Interview: Annie Reed on “Chance of Bunnies and Occasional Toad”

“Chance of Bunnies and Occasional Toad” is in Innocence and Deceit, the second volume in the Ever After Fairy Tales anthology series.

Enter the magical, unpredictable, wonderful world of fairy tales!

Meet Annie Reed

Dean Wesley Smith says Annie is considered to be one of the best short story writers coming into fiction in the last decade. Annie divides her time between writing short fiction (her first love) and novels in whatever genre strikes her fancy. She’s one of the founding members of the innovative Uncollected Anthology, a series of themed urban and contemporary fantasy collections. Her stories have appeared on recommended reading lists and in Year’s Best collections. Her most popular fantasy stories, including her Diz and Dee detective stories, are set in a fictional version of Seattle called Moretown Bay. Her novels include the private eye Abby Maxon mysteries set in Northern Nevada, A Death in Cumberland featuring rural Nevada Sheriff Jill Jordan, and the suspense novel Shadow Life, written under the pen name Kris Sparks.

“Chance of Bunnies and Occasional Toad”

A visit to one of her favorite childhood places gives Cecily one last chance to find the magic she lost growing up in “Chance of Bunnies and Occasional Toad.” Not only for herself, but for her aunt, a free spirit who taught Cecily the value of imagination.

Excerpt

One side and the back of Aunt Gin’s yard were closed off with a tall redwood fence, but the other side had only a little split-rail fence. On the other side of the split-rail fence was a field that seemed to go on forever.

“That’s why I love this place,” Aunt Gin had told her one time when they were sitting beneath the maple tree. “All that open space, as far as I care to see. There’s magic in open spaces, you know. That’s where imagination lives.”

At ten, Cecily didn’t know about magic, but she knew about the rabbits that lived in the fields. She saw them now and then, cute little brown bunnies with fluffy white tails. She told her aunt once that she wished she could hold one because it looked so soft and cuddly

“You can’t hold magic, Cici. If you try, it runs away. That’s why adults can’t see magic anymore. They want to own it. Control it. They’ve forgotten how to slow down and just let the magic happen.”

—from “Chance of Bunnies and Occasional Toad” by Annie Reed

The Interview

“Chance of Bunnies and Occasional Toad” evokes a wonderful sense of magic hidden in plain sight. What inspired you to write this lovely story?

You’re going to laugh, but the inspiration came from a toad that dug a hole for itself beneath one of the bushes in our front yard. Cottontail bunnies frequently visit our yard to munch on the grass, but this was the first toad we’d seen. I came up with the title for the story from that encounter, and it just grew from there.

What difference do you see between today’s fairy tale retellings, and the types of fairy tales that were told a hundred of years  ago? 

That’s a tough question. The well-known fairy tales—Hansel & Gretel, the Pied Piper of Hamelin, Little Red-Cap (Little Red Riding Hood), Snow White—that was some pretty scary stuff, especially if you were a kid (or a beautiful young woman). I don’t know about anyone else who retells fairy tales, but I like to put the wonder back in the tale without necessarily scaring the crap out of kids along the way.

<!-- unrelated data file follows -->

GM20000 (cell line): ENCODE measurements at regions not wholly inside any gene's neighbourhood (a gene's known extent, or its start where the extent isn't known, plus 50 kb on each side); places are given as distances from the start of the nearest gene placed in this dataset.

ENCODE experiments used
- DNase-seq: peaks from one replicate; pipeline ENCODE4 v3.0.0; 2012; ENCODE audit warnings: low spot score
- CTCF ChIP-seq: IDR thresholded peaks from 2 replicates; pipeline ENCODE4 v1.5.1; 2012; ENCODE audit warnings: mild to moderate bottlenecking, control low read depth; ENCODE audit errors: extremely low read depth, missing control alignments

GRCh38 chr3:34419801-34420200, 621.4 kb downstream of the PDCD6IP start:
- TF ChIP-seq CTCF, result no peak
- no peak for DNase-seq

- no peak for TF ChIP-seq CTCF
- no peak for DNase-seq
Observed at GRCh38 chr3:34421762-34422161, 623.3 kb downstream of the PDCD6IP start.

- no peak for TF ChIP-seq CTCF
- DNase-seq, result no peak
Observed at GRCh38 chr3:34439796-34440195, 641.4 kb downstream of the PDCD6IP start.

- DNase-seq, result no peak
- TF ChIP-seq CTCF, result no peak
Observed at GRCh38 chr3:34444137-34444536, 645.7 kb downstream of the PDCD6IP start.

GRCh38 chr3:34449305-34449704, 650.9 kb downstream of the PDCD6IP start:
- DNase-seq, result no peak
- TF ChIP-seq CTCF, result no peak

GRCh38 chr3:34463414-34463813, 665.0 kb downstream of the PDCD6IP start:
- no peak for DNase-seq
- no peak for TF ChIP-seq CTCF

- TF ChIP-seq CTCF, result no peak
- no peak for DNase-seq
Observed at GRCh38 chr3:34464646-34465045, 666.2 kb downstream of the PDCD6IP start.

What do you enjoy about incorporating fairy tale elements in your own writing?

Tapping into the common elements of a story like a fairy tale that a lot of people grew up with is a shorthand way of shaping expectations, but then I like to twist those elements around. Turn the scary into the wondrous, or look at a character or situation from a different perspective. That’s fun for me.

The original fairy tales were often cautionary tales, told to teach lessons. Do you find some of these lessons still apply in today’s world? 

Sure. Especially how not to take things at face value, but use your own judgment. 

A while back you participated in a challenge and wrote a short story each week for an entire year. One of those stories turned into your novel Iris & Ivy. What’s the novel about, and what was the short story that inspired you to expand it?

The novel’s about a woman who has to track down her twin’s killer so that her twin’s ghost can find peace. In order to do that, she has to become the twin she’d lost touch with—basically become more than just the party girl she’d always assumed her twin was—and serve herself up as bait for a killer who’s more than happy to go after the same woman again so he can get it right this time.

While I liked the main character in the short story, I didn’t have a lot of time to flesh out either her life or her twin’s life. I also wasn’t really happy with the killer or his motivation in the short story. The novel let me play around with more points of view, to dig deeper into the murdered twin’s life, and to come up with a killer I really liked (I know, that sounds weird [unless you’re a crime writer *g*]). And while I thought I already knew the basic story going in since I’d written the short story version, the novel surprised me a lot during the writing and I’m really happy I expanded the story into a novel.

Iris & Ivy is set in Moretown Bay, the same fictional version of Seattle you use in your Diz and Dee fantasy detective series. Do the two story lines overlap? If not, do you plan to write overlapping stories in this world?